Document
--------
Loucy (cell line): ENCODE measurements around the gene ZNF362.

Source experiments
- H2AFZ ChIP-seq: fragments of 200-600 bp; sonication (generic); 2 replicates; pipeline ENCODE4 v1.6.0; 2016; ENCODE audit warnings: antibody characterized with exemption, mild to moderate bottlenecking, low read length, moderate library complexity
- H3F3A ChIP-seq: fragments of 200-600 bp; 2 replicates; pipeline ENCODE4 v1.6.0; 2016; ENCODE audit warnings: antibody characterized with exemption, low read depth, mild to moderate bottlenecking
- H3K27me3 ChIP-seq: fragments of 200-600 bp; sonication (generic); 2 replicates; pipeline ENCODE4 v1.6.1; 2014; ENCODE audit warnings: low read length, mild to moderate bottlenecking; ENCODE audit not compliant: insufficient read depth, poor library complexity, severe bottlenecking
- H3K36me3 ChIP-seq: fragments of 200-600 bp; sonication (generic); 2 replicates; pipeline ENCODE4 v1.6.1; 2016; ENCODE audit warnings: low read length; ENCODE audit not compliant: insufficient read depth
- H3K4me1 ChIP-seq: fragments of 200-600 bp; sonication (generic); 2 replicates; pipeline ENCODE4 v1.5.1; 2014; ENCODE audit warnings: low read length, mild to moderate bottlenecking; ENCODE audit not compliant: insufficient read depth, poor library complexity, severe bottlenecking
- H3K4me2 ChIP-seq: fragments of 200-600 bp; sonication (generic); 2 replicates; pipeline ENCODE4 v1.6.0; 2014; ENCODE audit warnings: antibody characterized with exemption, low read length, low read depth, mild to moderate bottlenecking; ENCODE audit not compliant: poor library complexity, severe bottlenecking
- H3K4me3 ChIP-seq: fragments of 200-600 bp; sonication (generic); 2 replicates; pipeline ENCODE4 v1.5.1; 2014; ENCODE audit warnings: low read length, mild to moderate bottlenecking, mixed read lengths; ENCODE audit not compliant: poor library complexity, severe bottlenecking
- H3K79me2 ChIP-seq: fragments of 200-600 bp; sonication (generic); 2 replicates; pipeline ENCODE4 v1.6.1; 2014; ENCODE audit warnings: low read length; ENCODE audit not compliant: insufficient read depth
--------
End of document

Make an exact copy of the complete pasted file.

Loucy (cell line): ENCODE measurements around the gene ZNF362.

Source experiments
- H2AFZ ChIP-seq: fragments of 200-600 bp; sonication (generic); 2 replicates; pipeline ENCODE4 v1.6.0; 2016; ENCODE audit warnings: antibody characterized with exemption, mild to moderate bottlenecking, low read length, moderate library complexity
- H3F3A ChIP-seq: fragments of 200-600 bp; 2 replicates; pipeline ENCODE4 v1.6.0; 2016; ENCODE audit warnings: antibody characterized with exemption, low read depth, mild to moderate bottlenecking
- H3K27me3 ChIP-seq: fragments of 200-600 bp; sonication (generic); 2 replicates; pipeline ENCODE4 v1.6.1; 2014; ENCODE audit warnings: low read length, mild to moderate bottlenecking; ENCODE audit not compliant: insufficient read depth, poor library complexity, severe bottlenecking
- H3K36me3 ChIP-seq: fragments of 200-600 bp; sonication (generic); 2 replicates; pipeline ENCODE4 v1.6.1; 2016; ENCODE audit warnings: low read length; ENCODE audit not compliant: insufficient read depth
- H3K4me1 ChIP-seq: fragments of 200-600 bp; sonication (generic); 2 replicates; pipeline ENCODE4 v1.5.1; 2014; ENCODE audit warnings: low read length, mild to moderate bottlenecking; ENCODE audit not compliant: insufficient read depth, poor library complexity, severe bottlenecking
- H3K4me2 ChIP-seq: fragments of 200-600 bp; sonication (generic); 2 replicates; pipeline ENCODE4 v1.6.0; 2014; ENCODE audit warnings: antibody characterized with exemption, low read length, low read depth, mild to moderate bottlenecking; ENCODE audit not compliant: poor library complexity, severe bottlenecking
- H3K4me3 ChIP-seq: fragments of 200-600 bp; sonication (generic); 2 replicates; pipeline ENCODE4 v1.5.1; 2014; ENCODE audit warnings: low read length, mild to moderate bottlenecking, mixed read lengths; ENCODE audit not compliant: poor library complexity, severe bottlenecking
- H3K79me2 ChIP-seq: fragments of 200-600 bp; sonication (generic); 2 replicates; pipeline ENCODE4 v1.6.1; 2014; ENCODE audit warnings: low read length; ENCODE audit not compliant: insufficient read depth